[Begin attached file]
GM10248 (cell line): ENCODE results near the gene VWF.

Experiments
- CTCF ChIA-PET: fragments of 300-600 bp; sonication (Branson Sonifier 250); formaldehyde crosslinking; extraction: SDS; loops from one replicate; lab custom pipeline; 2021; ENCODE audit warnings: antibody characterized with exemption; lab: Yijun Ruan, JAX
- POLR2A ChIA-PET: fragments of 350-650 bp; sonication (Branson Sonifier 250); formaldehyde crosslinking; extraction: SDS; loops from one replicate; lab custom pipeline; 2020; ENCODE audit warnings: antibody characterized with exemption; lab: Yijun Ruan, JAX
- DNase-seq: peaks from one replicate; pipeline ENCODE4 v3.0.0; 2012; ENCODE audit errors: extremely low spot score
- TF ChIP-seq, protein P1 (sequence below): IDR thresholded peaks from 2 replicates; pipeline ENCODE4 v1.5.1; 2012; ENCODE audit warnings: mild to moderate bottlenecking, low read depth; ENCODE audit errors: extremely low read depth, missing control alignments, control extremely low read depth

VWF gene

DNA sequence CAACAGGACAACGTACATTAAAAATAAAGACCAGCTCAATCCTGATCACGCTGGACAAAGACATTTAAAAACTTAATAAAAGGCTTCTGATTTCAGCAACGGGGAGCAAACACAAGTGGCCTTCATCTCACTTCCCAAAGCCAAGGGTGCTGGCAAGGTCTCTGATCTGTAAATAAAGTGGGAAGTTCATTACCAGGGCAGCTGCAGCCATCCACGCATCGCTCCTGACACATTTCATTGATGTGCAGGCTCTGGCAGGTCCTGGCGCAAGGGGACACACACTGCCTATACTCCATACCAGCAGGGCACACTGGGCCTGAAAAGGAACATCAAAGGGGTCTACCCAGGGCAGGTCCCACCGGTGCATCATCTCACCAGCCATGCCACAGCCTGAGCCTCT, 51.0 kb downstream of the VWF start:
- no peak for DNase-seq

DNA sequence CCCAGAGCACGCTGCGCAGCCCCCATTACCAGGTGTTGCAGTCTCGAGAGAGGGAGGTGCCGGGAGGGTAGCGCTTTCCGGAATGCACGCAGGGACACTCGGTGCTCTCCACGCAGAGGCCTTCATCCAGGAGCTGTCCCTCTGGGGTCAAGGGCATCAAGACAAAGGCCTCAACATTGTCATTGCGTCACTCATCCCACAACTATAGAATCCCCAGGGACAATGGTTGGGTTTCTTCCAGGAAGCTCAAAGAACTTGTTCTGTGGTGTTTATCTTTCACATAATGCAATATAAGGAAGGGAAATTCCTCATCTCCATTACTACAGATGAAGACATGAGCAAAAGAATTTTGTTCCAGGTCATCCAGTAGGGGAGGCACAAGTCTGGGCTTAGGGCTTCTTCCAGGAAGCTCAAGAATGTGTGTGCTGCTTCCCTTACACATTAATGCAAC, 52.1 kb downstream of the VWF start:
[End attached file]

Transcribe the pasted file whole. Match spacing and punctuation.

GM10248 (cell line): ENCODE results near the gene VWF.

Experiments
- CTCF ChIA-PET: fragments of 300-600 bp; sonication (Branson Sonifier 250); formaldehyde crosslinking; extraction: SDS; loops from one replicate; lab custom pipeline; 2021; ENCODE audit warnings: antibody characterized with exemption; lab: Yijun Ruan, JAX
- POLR2A ChIA-PET: fragments of 350-650 bp; sonication (Branson Sonifier 250); formaldehyde crosslinking; extraction: SDS; loops from one replicate; lab custom pipeline; 2020; ENCODE audit warnings: antibody characterized with exemption; lab: Yijun Ruan, JAX
- DNase-seq: peaks from one replicate; pipeline ENCODE4 v3.0.0; 2012; ENCODE audit errors: extremely low spot score
- TF ChIP-seq, protein P1 (sequence below): IDR thresholded peaks from 2 replicates; pipeline ENCODE4 v1.5.1; 2012; ENCODE audit warnings: mild to moderate bottlenecking, low read depth; ENCODE audit errors: extremely low read depth, missing control alignments, control extremely low read depth

VWF gene

DNA sequence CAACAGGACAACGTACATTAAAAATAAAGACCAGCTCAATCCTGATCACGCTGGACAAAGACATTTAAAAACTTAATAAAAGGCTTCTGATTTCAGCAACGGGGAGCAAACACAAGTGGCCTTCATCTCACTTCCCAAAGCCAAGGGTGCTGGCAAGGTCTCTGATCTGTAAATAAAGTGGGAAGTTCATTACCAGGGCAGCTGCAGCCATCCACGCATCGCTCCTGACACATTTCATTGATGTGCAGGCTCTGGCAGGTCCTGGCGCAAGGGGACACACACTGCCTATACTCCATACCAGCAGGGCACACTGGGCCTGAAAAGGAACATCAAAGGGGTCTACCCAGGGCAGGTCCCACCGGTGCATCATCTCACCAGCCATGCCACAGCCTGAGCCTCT, 51.0 kb downstream of the VWF start:
- no peak for DNase-seq

DNA sequence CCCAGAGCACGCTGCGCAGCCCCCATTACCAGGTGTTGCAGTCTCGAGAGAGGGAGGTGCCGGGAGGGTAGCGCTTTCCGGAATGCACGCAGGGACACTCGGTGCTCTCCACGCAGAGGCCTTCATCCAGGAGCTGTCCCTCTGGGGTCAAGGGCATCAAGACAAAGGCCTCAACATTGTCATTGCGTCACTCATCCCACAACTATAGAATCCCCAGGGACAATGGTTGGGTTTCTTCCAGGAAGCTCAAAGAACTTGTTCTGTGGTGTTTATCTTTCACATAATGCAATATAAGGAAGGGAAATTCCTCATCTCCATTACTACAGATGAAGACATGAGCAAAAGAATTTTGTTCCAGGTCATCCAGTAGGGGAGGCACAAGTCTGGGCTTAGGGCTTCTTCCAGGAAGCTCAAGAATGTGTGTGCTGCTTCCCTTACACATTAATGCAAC, 52.1 kb downstream of the VWF start: